Nordeck had been battling cancer for the past eight months and although he wasn’t physically in the community, he still contributed to it, including bringing the Chili Cook Off back.

Grimes added, “Now to come in knowing you’re not going to see him with a half-glass of wine and a good story, it’s still sinking in. There’s like a big void when you walk in now. Even though he hasn’t been around for eight months, it’s the thought that he won’t be here anymore, it’s tough to accept right now.”

Grimes said that he plans to continue the Chili Cook Off as one of Nordeck’s legacies.

Grimes said that Nordeck died in his sleep, with family in his home in Rancho Mission Viejo.

Jim Taylor, president of the Fiesta Association, echoed Grimes and said that Nordeck’s death has left a hole in San Juan Capistrano.

“Whenever we ran into a situation where Steve Nordeck was able to help, he always said yes,” Taylor said on the Swallows Day Parade. “If I wanted to use his parking lot for TV crews, or put TV cameras on top of Swallows he always said ‘no problem, here’s a ladder.’”

Taylor said that the Fiesta Association feels that they’ve lost a family member.

“He had a big heart, maybe some people didn’t realize that,” Taylor said. “When I first met him I didn’t know who he was, he was just a nice man who shook my hand. I was impressed that the guy who ran the El Adobe and the Swallow’s Inn took the time to say hi to me, of course he said hi to everyone, but I still felt special.”

Taylor said that the Fiesta Association will be honoring Nordeck at the 2019 Swallows Day Parade with an empty saddle for him and Fiesta Association member James Valgean, who also died of cancer this year.

“When (Nordeck) passed, it felt like we’ve been punched in the stomach. We’ve had two deaths in the past few months, so all I can really say is ‘F’ cancer,” Taylor said. “There is a big hole in San Juan right now and it’s going to be tough to fill that.”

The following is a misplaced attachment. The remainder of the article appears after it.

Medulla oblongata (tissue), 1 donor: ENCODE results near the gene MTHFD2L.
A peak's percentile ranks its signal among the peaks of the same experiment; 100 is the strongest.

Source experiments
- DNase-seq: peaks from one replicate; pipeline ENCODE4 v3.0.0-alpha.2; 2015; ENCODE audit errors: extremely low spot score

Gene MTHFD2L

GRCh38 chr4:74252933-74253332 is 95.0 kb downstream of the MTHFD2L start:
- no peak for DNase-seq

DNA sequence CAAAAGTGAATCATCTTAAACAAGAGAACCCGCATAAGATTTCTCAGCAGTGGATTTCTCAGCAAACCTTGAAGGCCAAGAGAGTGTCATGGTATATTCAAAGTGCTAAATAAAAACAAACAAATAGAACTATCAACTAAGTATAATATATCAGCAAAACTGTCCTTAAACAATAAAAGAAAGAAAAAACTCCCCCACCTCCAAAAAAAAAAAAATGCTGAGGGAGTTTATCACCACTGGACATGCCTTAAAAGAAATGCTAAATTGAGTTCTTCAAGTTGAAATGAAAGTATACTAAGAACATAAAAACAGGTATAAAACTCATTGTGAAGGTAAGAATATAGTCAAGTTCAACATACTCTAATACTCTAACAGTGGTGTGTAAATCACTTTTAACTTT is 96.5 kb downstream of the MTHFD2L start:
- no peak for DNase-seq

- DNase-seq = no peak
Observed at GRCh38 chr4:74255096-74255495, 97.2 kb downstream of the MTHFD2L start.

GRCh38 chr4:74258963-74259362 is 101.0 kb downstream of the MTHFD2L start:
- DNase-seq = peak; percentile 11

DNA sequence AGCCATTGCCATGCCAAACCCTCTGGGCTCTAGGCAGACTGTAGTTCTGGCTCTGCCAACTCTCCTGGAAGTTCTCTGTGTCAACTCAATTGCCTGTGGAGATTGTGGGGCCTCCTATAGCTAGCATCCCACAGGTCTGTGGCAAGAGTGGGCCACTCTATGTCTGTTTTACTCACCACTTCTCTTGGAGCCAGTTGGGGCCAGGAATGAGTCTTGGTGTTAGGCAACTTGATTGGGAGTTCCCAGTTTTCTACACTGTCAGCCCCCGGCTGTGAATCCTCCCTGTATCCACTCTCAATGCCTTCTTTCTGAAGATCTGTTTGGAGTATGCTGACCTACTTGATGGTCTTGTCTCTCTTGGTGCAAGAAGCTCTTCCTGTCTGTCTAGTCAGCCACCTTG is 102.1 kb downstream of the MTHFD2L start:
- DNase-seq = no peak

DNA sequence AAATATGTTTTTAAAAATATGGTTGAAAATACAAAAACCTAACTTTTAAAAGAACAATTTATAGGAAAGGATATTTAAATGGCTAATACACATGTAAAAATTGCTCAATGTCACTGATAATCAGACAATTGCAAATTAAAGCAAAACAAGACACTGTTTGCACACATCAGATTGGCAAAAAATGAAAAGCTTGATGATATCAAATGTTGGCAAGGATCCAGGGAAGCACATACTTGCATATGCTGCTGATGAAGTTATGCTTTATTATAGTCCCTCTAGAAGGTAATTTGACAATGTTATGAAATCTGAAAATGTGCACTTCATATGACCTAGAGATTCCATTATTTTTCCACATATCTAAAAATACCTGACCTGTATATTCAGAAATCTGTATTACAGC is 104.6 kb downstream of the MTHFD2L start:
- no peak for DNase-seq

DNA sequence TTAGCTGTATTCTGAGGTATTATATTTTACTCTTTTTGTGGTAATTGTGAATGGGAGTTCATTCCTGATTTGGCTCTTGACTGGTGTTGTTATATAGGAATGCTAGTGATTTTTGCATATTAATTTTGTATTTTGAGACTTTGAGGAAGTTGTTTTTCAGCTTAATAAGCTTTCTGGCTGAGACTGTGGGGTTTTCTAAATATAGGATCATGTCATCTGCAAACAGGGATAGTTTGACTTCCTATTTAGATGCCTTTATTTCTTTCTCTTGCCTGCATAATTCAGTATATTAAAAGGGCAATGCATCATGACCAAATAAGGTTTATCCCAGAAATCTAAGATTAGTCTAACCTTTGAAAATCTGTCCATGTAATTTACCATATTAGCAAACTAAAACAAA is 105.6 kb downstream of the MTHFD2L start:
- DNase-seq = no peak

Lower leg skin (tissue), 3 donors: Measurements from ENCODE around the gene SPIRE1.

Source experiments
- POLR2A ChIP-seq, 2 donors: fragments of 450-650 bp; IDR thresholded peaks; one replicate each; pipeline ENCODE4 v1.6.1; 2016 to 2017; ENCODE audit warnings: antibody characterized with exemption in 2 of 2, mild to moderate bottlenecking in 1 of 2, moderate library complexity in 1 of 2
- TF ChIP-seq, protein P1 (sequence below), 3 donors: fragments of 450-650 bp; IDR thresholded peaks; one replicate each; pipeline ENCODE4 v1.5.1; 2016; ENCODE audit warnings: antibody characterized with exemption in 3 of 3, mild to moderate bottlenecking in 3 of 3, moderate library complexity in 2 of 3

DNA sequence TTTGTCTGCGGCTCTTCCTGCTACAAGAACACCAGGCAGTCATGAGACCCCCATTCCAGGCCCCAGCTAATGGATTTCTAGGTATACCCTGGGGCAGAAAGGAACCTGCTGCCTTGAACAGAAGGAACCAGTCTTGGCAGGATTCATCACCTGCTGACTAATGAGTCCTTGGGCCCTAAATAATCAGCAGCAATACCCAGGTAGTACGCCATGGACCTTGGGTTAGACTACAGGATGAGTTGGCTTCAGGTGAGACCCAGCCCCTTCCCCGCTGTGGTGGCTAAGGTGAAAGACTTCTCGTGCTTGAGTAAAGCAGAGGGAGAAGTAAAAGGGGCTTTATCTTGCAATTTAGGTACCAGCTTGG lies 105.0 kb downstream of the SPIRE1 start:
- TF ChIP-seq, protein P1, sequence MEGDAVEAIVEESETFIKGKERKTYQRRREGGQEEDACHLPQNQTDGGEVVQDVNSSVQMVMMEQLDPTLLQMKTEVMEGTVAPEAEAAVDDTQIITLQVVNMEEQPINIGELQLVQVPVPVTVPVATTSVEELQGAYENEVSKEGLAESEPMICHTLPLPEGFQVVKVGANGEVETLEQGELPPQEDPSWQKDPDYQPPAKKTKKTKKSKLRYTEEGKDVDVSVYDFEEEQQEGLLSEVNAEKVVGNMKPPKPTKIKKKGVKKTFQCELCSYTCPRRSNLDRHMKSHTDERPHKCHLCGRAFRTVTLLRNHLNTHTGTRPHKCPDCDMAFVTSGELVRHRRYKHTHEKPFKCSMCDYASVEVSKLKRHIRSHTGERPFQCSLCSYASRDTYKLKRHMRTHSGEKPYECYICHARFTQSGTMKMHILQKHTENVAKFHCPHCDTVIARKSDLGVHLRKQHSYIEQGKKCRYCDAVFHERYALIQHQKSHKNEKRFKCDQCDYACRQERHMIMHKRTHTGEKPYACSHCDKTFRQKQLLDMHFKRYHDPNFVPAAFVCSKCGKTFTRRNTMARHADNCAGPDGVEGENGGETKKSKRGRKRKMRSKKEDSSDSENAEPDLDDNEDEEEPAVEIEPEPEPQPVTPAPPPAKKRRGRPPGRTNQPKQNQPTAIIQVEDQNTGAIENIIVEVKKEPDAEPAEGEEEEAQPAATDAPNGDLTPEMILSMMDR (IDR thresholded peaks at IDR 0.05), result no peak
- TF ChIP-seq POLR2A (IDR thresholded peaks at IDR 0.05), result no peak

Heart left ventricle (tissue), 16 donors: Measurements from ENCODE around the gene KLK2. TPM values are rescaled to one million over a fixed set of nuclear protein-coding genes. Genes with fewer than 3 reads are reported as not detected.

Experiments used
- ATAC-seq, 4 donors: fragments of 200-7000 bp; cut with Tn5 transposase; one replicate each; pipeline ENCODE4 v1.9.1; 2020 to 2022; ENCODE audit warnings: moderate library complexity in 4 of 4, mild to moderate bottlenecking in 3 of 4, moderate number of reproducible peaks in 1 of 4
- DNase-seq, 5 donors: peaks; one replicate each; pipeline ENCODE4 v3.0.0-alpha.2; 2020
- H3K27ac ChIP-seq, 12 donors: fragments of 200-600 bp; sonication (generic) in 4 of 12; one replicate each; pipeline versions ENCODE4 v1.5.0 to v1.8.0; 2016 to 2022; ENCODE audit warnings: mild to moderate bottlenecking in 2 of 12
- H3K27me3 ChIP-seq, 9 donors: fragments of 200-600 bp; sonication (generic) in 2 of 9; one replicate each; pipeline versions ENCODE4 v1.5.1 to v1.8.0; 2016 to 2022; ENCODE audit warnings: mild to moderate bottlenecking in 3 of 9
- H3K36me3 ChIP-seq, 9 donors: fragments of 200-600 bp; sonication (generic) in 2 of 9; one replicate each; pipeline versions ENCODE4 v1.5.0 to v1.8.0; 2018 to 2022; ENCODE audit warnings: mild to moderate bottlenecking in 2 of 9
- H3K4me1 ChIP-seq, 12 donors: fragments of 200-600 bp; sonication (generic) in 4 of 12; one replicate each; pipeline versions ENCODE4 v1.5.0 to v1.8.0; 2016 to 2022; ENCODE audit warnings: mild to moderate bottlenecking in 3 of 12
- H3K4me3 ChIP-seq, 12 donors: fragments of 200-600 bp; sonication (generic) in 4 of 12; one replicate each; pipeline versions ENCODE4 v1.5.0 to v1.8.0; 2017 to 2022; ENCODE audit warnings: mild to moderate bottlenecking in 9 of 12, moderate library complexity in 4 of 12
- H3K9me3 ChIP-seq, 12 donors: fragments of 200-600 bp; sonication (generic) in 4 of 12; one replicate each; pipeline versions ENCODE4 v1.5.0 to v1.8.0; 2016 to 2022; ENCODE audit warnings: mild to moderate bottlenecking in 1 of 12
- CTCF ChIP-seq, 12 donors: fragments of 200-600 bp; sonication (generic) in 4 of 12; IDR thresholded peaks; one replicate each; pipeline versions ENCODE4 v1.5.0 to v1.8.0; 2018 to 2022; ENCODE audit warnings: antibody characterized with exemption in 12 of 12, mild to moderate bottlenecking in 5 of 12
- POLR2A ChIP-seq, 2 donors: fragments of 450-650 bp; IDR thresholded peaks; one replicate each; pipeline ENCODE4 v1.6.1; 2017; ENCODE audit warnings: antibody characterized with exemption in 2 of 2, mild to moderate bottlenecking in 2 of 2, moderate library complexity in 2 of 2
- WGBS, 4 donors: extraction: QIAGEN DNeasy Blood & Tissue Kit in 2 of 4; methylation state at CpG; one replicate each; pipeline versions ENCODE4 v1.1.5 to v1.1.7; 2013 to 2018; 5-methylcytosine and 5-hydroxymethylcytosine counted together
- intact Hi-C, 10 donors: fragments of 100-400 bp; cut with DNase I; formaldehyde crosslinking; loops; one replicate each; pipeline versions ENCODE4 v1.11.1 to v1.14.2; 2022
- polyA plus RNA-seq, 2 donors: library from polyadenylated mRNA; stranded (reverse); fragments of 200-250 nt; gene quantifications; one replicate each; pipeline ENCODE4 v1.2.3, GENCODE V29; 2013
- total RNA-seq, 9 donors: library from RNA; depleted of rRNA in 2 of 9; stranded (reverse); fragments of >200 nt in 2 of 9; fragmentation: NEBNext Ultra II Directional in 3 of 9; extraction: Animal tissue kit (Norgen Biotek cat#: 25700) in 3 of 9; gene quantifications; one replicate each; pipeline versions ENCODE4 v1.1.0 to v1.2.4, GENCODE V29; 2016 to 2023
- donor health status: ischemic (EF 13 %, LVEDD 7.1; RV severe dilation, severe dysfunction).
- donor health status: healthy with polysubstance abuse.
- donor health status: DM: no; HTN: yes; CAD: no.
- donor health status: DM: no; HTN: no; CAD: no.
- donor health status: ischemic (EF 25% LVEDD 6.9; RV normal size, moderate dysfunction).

Nordeck’s kind heart and generous spirit will be missed. The Funeral Mass will be celebrated at Mission Basilica San Juan Capistrano at 11 a.m. on Friday, June 29.

In lieu of flowers, Nordeck’s family encourages contributions to: Heart of Jesus Retreat Center, 2927 South Greenville, Santa Ana, CA; City of Hope (Attn: Cheryl Sannes), 1500 E. Duarte Rd., Duarte, CA (note: gift to City of Hope in support of Dr. Joseph Chao.) Please write “in honor of Stephen Nordeck” in the memo on the check. Online donations can be made at

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comments (2)

  • Steve Nordeck was and remains a class act. He helped to maintain the charm and antiquity of San Juan Capistrano at a time when others may have chosen to replace ancient buildings with artificial facades. He played hard ball with a kind and gentle hand he not only chose to extend a hand, but also chose to cover it with a genuine smile and a kind word. Swallows embraced its unique clientele with the hospitality that is slowly disappearing from the west, The El Adobe remains the centerpiece of SJC for a good meal, a family event, a birthday or a wedding. No one is a stranger, once settled into a barstool or a comfortable chair.
    Steve knew we are only here to take care of each other and his legacy has enriched the deeply rooted hospitality of The Mission, the O’Neills, the Forsters and centuries of indigenous peoples who walked Orange County as the first people. Unless we take up his spirit of cultural preservation, we will be soon lost to the ensnarements of progress.
    God bless you Steve, may God guide you over on the narrow trail.